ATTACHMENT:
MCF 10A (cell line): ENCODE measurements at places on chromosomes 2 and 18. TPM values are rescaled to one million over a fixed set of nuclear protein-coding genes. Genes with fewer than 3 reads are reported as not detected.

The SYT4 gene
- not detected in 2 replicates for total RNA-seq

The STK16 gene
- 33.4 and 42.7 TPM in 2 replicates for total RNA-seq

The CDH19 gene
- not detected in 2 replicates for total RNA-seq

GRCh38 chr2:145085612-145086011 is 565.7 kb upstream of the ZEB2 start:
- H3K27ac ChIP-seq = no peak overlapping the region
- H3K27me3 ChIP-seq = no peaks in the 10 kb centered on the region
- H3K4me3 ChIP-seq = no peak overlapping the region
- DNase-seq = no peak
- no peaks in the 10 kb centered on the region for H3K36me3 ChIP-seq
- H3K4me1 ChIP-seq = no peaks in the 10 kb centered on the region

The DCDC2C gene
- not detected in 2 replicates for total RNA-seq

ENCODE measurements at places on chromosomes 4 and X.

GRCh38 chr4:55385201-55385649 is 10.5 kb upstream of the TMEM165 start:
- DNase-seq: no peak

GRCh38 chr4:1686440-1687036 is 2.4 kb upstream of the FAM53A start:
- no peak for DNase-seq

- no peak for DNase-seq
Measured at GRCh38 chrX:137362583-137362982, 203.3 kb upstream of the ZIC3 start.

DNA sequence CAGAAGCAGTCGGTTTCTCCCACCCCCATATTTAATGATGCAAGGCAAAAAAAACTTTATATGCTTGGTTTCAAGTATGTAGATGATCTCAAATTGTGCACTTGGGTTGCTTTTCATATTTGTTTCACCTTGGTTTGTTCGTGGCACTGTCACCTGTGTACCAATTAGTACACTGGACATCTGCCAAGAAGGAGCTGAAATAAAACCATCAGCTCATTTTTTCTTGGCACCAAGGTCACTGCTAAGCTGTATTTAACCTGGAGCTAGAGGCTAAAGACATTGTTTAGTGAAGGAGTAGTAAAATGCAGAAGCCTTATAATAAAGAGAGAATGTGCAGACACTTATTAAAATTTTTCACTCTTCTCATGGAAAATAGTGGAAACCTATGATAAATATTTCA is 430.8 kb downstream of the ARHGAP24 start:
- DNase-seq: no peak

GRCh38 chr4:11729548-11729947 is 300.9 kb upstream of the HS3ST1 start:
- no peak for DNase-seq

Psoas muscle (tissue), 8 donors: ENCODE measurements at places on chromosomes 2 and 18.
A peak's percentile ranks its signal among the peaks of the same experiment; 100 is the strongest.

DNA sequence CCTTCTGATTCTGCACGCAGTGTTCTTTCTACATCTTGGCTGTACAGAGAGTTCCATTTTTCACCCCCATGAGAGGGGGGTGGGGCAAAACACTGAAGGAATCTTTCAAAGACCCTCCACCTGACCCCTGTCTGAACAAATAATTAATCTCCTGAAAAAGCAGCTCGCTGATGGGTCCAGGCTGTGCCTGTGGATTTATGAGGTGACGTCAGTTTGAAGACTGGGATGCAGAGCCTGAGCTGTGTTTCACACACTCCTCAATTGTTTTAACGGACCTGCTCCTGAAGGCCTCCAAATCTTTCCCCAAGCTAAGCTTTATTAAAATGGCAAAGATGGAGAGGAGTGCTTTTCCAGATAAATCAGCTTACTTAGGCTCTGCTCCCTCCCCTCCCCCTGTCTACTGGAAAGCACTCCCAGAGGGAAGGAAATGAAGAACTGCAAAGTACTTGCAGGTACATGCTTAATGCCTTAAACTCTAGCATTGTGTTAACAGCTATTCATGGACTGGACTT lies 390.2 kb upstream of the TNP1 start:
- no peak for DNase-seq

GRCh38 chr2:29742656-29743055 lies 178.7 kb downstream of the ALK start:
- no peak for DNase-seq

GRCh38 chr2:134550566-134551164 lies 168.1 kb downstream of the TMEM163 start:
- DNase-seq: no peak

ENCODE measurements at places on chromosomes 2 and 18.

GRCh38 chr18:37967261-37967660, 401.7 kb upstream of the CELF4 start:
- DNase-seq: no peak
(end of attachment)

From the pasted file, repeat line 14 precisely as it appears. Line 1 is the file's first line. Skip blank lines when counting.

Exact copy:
- H3K4me1 ChIP-seq = no peaks in the 10 kb centered on the region